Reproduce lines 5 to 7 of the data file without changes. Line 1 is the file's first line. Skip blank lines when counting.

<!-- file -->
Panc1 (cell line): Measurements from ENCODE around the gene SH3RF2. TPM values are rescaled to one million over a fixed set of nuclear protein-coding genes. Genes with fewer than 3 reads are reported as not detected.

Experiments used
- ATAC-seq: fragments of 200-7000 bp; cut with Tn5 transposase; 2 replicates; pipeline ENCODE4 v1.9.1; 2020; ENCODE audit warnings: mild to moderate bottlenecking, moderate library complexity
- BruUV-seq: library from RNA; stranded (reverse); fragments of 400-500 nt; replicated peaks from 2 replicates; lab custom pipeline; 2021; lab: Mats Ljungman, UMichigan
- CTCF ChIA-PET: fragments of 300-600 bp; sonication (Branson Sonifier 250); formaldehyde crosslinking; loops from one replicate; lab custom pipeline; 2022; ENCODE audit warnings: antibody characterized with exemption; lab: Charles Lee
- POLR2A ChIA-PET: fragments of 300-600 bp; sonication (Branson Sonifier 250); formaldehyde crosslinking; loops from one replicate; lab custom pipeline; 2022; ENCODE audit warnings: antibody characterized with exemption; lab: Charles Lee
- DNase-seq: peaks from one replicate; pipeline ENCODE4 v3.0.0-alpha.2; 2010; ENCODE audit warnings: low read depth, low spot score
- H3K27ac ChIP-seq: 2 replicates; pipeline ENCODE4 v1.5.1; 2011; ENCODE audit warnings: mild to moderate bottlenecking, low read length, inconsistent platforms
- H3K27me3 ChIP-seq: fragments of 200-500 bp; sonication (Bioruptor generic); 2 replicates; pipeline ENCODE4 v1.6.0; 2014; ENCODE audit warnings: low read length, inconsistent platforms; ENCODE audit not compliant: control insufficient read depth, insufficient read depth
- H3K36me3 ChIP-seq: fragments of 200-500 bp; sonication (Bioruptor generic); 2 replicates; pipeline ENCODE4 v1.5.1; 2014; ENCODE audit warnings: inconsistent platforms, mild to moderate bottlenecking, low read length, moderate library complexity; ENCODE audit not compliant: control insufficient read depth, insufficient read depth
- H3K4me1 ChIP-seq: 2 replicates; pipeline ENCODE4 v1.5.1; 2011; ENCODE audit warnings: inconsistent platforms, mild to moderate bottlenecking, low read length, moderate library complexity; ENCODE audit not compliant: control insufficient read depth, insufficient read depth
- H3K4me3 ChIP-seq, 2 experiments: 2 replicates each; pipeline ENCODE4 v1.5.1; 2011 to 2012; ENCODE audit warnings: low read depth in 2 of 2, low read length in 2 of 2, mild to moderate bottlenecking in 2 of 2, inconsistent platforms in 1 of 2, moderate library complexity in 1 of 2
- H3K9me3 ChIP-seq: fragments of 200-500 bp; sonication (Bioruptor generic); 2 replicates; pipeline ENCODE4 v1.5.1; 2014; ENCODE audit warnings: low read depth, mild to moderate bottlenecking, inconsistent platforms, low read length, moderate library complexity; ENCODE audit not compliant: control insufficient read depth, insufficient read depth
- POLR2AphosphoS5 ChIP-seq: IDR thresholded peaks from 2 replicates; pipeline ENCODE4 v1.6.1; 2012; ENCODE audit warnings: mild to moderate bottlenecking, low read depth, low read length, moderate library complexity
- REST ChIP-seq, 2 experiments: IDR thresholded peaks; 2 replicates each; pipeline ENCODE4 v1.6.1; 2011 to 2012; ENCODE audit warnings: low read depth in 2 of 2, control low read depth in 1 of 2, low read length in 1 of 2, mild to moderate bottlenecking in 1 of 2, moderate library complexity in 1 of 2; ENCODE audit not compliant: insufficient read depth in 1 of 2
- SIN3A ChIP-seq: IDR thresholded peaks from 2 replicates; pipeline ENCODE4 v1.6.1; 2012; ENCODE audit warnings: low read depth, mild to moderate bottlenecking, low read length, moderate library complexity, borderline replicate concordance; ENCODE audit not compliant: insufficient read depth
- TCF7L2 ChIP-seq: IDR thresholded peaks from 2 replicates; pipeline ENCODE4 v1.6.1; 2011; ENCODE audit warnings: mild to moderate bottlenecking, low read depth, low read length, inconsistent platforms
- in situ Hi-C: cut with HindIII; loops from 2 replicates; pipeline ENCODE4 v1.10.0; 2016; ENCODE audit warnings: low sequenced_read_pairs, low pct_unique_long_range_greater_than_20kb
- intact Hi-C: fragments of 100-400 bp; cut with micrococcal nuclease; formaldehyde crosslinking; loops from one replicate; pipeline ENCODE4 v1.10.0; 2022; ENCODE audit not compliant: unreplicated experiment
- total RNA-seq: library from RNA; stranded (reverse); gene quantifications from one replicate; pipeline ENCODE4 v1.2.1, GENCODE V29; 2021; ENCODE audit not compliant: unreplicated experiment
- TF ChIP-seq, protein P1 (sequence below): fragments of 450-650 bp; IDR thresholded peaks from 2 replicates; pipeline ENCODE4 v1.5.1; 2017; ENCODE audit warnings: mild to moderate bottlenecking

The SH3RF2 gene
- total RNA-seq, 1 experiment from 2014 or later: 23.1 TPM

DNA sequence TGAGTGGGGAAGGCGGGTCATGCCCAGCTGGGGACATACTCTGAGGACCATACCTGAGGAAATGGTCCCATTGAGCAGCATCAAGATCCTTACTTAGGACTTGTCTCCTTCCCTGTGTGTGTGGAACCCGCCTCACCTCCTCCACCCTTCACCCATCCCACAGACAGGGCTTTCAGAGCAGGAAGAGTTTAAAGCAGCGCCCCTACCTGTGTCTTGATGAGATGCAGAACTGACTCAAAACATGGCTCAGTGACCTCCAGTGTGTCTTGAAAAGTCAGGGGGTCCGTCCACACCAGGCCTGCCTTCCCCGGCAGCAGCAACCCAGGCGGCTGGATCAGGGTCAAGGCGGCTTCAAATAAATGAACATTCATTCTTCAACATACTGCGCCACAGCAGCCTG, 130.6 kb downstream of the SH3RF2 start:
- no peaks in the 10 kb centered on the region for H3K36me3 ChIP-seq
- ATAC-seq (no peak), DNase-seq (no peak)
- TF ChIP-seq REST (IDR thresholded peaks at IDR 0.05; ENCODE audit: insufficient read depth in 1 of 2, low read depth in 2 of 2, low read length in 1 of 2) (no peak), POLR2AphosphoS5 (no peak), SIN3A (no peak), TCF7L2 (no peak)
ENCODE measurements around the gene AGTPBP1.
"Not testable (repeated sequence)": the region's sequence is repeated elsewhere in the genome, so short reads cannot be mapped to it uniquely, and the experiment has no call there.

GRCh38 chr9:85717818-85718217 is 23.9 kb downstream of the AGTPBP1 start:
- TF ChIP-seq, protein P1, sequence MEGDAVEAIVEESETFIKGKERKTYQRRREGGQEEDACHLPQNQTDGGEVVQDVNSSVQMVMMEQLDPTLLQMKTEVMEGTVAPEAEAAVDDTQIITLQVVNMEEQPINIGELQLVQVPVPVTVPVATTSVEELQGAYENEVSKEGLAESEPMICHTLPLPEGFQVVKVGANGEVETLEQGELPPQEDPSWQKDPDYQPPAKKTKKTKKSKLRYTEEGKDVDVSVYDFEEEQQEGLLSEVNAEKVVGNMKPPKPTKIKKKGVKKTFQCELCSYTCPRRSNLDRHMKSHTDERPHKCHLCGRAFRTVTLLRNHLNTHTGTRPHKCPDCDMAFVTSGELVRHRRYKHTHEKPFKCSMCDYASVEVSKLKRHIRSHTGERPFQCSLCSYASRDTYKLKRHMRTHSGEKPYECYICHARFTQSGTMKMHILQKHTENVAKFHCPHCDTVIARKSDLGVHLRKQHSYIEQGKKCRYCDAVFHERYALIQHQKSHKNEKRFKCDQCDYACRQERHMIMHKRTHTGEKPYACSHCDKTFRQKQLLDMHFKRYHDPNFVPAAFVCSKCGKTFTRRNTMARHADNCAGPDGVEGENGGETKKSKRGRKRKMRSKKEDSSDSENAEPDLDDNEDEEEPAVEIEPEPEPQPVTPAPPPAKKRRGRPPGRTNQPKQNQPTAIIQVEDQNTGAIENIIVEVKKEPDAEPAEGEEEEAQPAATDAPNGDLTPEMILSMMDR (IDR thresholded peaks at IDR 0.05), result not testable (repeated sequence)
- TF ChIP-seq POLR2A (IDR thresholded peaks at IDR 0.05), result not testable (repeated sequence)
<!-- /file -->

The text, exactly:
- CTCF ChIA-PET: fragments of 300-600 bp; sonication (Branson Sonifier 250); formaldehyde crosslinking; loops from one replicate; lab custom pipeline; 2022; ENCODE audit warnings: antibody characterized with exemption; lab: Charles Lee
- POLR2A ChIA-PET: fragments of 300-600 bp; sonication (Branson Sonifier 250); formaldehyde crosslinking; loops from one replicate; lab custom pipeline; 2022; ENCODE audit warnings: antibody characterized with exemption; lab: Charles Lee
- DNase-seq: peaks from one replicate; pipeline ENCODE4 v3.0.0-alpha.2; 2010; ENCODE audit warnings: low read depth, low spot score